"How big is your cat?"
Translation:Quanto è grosso il tuo gatto?
Vorrei dire che le traduzioni in italiano della maggior parte di queste frasette banali sono pessime. Addirittura mi segna errore perché cambio l'ordine delle parole. Invece di scrivere "quanto è grosso...", scrivo "quanto grosso è..." e duolingo mi dà errore. Spero che interveniate nel correggere, ormai ho segnalato da tempo molti errori ma non vedo miglioramenti. Forse, se deste la possibilità anche a chi non è bilingue ma conosce bene l'italiano e abbastanza l'inglese di intervenire nella correzione, sarebbe la cosa migliore, perché i madrelingua inglesi stanno imparando un pessimo italiano.
It is a great idea! If native speakers or speakers with sufficient proficiency of a language could add alternative answers the learning experience would be greatly enriched. DL could put a note that it is a "not official" DL alternative and a link to the person who added it. In some cases, it would be nice to know the nationality of the person who adds the alternative. My mother tongue is Spanish and the same thing can be said quite differently depending on the country.
I'm trying to learn whether Quanta è grossa la tua gatta? is grammatical. (Note that I used quanta, not quanto.) The answer was rejected today, but I'm not sure whether it's ungrammatical or whether it was merely omitted accidentally.
EDITED TO ADD: It seems that my *Quanta è grossa..." is wrong, but your "Quanto è grossa..." is right. Here's a discussion thread:
Duolingo are inconsistent in their translations.If you do not put what they write you can not progress...
Or not quite enough. "Quanto" can be used an adverb, and "Quanto grande ?" is a normal locution.
Is the problem that "grande" is an adjective that should not precede the verb?
Would "Il tuo gatto è quanto grande ?" be normal?
Or is it that "quanto" has to be an unmodified pronoun when used interrogatively?
Or is this an idiomatic construction?
"Quanto" can be:
- an adjective;
- a pronoun;
- an adverb.
In this case "Quanto" is an adverb of amount and this sentence is a question, so, in the same way of English language - (quantity) how much, how big; (number) how many - you have to use the adverb at the first position to build the question, thus you can write "Quanto grande/grosso è il tuo gatto".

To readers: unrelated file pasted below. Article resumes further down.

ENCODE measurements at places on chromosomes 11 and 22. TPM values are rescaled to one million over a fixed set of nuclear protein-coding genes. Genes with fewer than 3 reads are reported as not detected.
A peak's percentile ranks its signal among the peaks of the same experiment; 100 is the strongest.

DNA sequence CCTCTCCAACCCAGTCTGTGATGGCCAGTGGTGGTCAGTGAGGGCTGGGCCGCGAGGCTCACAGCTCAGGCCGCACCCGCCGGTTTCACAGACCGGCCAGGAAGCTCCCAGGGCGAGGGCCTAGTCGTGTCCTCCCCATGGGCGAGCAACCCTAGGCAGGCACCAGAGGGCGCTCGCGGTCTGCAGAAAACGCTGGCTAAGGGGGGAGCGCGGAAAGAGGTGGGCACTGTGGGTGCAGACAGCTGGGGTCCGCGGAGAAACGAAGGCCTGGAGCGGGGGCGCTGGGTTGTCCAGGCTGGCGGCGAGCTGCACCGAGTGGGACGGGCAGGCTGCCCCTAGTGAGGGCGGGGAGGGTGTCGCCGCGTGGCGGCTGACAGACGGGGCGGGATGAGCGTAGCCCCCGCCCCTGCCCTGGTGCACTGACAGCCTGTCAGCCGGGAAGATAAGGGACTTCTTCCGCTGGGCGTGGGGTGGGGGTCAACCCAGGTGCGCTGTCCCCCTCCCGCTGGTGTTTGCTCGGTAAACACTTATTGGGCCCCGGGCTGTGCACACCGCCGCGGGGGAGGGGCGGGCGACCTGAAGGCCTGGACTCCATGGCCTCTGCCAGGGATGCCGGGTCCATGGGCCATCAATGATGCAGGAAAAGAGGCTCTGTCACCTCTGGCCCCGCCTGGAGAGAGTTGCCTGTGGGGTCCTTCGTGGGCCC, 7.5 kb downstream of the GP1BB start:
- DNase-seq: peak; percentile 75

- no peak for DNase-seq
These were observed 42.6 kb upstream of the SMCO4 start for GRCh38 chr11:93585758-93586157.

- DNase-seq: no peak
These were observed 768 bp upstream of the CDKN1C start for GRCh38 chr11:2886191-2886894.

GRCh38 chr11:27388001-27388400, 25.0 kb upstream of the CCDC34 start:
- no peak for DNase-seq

The verb "to be" in this sentence is "è", you can put it:
- after "Quanto";
- or after "Quanto grande/grosso" (as in English).
In the first you have "Quanto È grande/grosso il tuo gatto?", in the second you have "Quanto grande/grosso È il tuo gatto?". Both are correct.
"Grosso" or "grande" are the adjectives and have the same meaning, more or less.
Seems like this question is not being understood clearly. The question is, why does Duo say the "è" comes after "Quanto" and not after "Quanto grosso?" The question is not whether to use "grosso" or "grande." I wish a Moderator could explain. A previous comment said either position is correct, but could a Duo Moderator please explain. Systran Translator agrees with Duo's answer with "è" coming directly after "Quanto." But in other Duo questions, we've seen the opposite. Frustrating!
Having been to Italy to visit my relatives, I have found at any waiter, clerk, etc. will correct you politely and with a smile. I think DL is being pretty picky and does not always translate correctly what actually goes on, i.e., using the "tu" form instead of the polite "Lei" form.
I came here to say that I had tried Quanta è grossa la tua gatta?, and it was rejected. I don't know whether it's impermissible or whether it's just not something that occurred to the contributor. In fact, I can't think of an instance in which we've been asked to translate a similar question that involves a noun of feminine gender and an adjective that's declinable by gender.
Buona domanda. Forse perché "fat" sia oggigiorno socialmente inaccettabile riguardo alla gente. O perché, riguardo questo esercizio, la frase "fat cat" significa una persona ricca e forte, spesso engorda. O perché "fat" fa rima con "cat," una struttura si è normalmente astenuta. Chissà? Tuttavia usiamo la parola, ma con cautela.
'Fat' and 'large' have slightly different meanings in English. 'Fat' means the cat eats too much and his stomach is big! But 'large' can mean 'fat,' but also can refer to the length and height of the cat. For example, my cat is 1 1/2 meter long and 30 cm high, but your cat is 2 meters long and 45 cm high. Perhaps neither cat is fat, but your is larger than mine.
Why did you give the hint as come and not quanto.... That's no way for us to learn if your helps are misleading